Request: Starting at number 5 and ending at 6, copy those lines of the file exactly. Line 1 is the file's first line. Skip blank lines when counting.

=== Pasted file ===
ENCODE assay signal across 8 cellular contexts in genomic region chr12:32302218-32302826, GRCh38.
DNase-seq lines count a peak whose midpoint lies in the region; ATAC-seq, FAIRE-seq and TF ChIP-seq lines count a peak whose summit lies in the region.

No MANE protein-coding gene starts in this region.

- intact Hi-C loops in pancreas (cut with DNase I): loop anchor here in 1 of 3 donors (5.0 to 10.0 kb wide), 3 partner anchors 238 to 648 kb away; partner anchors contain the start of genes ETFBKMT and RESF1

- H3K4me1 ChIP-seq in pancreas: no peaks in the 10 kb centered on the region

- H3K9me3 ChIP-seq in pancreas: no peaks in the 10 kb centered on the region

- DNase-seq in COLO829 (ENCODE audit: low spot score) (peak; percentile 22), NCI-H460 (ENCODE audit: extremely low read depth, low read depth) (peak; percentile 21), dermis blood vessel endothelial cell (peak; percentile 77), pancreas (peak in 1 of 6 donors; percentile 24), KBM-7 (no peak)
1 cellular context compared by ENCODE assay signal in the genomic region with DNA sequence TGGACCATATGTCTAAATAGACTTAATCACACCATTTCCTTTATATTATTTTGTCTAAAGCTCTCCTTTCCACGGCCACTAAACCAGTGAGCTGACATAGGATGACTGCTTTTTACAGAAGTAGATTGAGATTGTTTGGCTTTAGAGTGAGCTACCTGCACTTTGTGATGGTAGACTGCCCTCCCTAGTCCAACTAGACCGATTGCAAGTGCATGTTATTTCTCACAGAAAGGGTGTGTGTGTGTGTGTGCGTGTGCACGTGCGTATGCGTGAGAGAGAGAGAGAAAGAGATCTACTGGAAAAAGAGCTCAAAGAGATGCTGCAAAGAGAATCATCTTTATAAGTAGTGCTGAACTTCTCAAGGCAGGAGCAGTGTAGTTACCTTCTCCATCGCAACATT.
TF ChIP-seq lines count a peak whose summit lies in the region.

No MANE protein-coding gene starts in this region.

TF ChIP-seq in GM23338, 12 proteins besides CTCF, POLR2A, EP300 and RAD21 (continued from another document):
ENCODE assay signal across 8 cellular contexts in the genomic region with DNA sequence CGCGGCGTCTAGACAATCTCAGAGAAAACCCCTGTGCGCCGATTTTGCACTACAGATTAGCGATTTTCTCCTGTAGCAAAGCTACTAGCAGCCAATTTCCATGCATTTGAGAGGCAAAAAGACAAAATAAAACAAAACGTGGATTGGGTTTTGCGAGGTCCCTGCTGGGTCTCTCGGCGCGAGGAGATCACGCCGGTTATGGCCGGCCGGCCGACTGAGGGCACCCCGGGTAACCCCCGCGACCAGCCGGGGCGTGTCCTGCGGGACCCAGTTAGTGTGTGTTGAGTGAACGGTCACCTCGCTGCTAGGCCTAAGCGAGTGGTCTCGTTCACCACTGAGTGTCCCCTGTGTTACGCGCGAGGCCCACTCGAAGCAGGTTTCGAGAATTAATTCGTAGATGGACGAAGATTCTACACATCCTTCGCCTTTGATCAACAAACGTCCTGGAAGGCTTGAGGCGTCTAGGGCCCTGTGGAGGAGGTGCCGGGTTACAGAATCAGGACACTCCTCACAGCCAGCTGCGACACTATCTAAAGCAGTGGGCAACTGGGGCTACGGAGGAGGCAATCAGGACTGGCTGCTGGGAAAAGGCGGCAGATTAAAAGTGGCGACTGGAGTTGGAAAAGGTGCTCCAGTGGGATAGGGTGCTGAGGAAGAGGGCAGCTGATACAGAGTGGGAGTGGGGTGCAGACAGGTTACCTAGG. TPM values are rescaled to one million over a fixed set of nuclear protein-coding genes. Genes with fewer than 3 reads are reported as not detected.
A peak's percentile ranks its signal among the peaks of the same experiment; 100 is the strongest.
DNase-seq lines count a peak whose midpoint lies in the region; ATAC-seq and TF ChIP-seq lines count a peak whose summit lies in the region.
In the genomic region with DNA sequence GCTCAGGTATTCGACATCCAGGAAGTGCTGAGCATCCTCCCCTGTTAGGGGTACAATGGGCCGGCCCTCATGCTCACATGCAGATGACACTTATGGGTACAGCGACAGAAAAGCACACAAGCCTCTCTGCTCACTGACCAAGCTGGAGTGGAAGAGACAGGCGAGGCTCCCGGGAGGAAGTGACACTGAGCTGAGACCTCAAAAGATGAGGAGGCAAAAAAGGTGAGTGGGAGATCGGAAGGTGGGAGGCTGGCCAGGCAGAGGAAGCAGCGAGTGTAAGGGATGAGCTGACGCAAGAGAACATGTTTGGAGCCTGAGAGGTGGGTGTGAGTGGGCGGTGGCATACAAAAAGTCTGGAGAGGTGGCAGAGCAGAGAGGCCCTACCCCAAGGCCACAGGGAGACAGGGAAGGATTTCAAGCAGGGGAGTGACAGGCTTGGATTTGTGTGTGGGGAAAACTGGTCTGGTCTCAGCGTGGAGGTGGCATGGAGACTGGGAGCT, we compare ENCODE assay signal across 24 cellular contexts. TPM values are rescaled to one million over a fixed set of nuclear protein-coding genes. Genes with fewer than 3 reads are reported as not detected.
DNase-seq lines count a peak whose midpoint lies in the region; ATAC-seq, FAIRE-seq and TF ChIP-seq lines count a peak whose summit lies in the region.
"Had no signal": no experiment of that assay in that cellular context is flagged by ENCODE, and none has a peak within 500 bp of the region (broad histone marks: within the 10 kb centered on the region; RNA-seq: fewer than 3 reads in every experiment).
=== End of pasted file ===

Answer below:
- H3K4me1 ChIP-seq in pancreas: no peaks in the 10 kb centered on the region

- H3K9me3 ChIP-seq in pancreas: no peaks in the 10 kb centered on the region